Naked mole-rats (Heterocephalus glaber) are good examples of species that show extreme reproductive modulation via behavioural mechanisms. Naked mole-rats are burrowing rodents with colonies consisting of up to 300 individuals (Faulkes & Abbott, 1993). They are known to be the first and perhaps only eusocial mammal species (O’Riain & Faulkes, 2008). Within their colonies there is a strict division of reproduction, restricted to just one female (the ‘queen’) and up to three dominant males (Clarke & Faulkes, 2001). All other members of the group are described as being reproductively ‘quiescent’ but are not permanently sterile (Faulkes & Abbott, 1993). Their role in the colony is to help forage, guard the colony, and assist with raising the pups (Clarke & Faulkes, 2001). Studies of H. glaber have shown that the suppression of subordinate individuals is maintained through behavioural cues from the breeding individuals, not pheromonal cues. Faulks and Abbott (1993) separated non breeding females from their parent colony and housed them individually. The mole-rats were exposed daily to their parent colony’s pheromones from soiled bedding and litter. If pheromonal cues were the cause of the suppressed reproduction, it would be expected that the singly housed mole-rats would still be infertile despite having no physical contact with their parent colony. However, results showed that reproduction in both males and females quickly resumed once separated. An active reproductive system was indicated by a significant increase in testosterone and progesterone respectively, something which was not observed when they were in physical contact with their parent colony. This suggests that pheromonal cues are not the main cause for reproductive suppression (Faulks & Abbott, 1993). Instead it has been proposed that suppression is stress-induced and a result of aggression initiated by the queen (Faulks & Abbott, 1993). There is a positive correlation between the frequency of aggressive behaviours such as shoving and head-butting and the rank of the individual, with the queen being the most aggressive (Clarke & Faulkes, 2001). This added stress affects the GnRH pathway and causes hypogonadotrophic hypogonadism, which ultimately stops ovulation (Michael, 2016). However, although the queen’s pheromones alone do not elicit reproductive suppression, they could help reinforce her status symbol and presence within the group (Faulks & Abbott, 1993). Therefore it cannot be ruled out that pheromones aren’t important in reproductive modulation, although it is generally agreed that they are not the causative agent for reproductive suppression.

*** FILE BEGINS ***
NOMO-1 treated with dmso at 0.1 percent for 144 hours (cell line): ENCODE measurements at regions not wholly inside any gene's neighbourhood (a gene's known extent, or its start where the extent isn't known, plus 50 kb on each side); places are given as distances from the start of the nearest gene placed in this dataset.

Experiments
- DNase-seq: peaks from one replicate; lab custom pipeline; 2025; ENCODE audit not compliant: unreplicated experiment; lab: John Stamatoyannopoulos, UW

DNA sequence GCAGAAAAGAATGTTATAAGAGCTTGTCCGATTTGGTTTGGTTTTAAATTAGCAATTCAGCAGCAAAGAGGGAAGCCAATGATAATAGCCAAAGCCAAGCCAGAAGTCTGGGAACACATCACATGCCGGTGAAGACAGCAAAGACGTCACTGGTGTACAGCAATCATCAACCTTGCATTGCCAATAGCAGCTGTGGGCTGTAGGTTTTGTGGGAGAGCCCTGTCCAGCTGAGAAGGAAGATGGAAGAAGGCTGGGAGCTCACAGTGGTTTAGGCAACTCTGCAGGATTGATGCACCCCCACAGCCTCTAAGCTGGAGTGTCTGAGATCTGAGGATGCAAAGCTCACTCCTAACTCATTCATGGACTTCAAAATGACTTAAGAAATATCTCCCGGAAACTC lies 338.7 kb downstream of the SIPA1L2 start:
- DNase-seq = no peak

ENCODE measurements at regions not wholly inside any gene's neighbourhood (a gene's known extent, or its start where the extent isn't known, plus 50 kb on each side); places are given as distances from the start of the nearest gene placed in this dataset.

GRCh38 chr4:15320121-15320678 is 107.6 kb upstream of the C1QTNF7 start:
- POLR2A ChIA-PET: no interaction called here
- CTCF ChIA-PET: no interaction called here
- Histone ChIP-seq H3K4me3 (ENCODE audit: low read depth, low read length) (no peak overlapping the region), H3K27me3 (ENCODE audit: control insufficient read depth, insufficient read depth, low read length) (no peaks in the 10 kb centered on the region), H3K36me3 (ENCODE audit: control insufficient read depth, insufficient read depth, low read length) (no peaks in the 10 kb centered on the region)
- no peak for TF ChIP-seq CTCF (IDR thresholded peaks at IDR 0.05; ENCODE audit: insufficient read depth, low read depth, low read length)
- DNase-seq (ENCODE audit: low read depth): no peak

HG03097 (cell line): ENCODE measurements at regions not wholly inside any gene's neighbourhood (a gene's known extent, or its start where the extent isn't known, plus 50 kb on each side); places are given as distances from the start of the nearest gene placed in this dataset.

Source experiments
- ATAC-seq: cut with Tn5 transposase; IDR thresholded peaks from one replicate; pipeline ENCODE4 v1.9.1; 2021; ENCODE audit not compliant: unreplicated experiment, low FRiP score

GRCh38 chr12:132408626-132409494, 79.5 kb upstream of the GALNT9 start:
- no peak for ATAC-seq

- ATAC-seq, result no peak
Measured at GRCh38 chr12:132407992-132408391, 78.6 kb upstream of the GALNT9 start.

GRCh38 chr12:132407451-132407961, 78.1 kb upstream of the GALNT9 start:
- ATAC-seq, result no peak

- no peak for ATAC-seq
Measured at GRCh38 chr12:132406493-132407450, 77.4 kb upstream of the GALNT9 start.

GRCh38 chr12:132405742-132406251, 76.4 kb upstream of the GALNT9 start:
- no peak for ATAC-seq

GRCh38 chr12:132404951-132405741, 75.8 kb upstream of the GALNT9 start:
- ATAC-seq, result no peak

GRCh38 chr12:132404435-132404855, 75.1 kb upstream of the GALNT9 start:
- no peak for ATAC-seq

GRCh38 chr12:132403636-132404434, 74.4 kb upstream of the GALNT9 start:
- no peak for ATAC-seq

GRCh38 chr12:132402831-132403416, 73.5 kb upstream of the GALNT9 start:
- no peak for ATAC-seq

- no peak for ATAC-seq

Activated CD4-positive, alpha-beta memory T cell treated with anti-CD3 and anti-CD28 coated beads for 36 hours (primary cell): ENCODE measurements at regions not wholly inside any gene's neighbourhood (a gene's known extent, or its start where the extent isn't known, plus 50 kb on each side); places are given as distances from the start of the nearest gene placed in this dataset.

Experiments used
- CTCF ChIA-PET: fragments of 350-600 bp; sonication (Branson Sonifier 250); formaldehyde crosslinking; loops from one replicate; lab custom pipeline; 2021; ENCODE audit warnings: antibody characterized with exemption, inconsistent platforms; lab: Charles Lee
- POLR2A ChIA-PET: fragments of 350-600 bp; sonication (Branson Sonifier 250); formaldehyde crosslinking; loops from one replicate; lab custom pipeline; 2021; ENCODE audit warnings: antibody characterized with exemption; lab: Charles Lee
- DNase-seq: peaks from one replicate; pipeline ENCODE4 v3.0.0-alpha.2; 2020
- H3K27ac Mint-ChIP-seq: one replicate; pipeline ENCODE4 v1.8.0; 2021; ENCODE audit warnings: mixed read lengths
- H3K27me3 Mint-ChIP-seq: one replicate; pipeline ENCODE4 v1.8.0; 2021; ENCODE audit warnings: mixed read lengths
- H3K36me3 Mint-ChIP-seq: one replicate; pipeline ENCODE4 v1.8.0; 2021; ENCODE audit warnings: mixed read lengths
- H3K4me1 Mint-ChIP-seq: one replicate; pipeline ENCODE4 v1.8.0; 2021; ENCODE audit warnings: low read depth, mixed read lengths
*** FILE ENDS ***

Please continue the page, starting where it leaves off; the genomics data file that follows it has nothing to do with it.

Based on the two examples described above, it is evident that the role of pheromones in mammalian reproduction is still unclear. That is not to say that pheromones are not important but perhaps their role in reproduction is a smaller one, such as reinforcing behavioural cues or the social status of dominant individuals. As chemical and behavioural effects are closely intertwined, is it hard to see their importance independent of one another. However, the exclusion experiments with both the marmosets and naked mole-rats provide evidence that pheromonal cues alone are incapable of maintaining suppression in these mammals. I do not believe pheromones have same impact on reproduction as behavioural cues. Therefore, it can be concluded that behavioural cues have greater importance in mammalian reproductive modulation.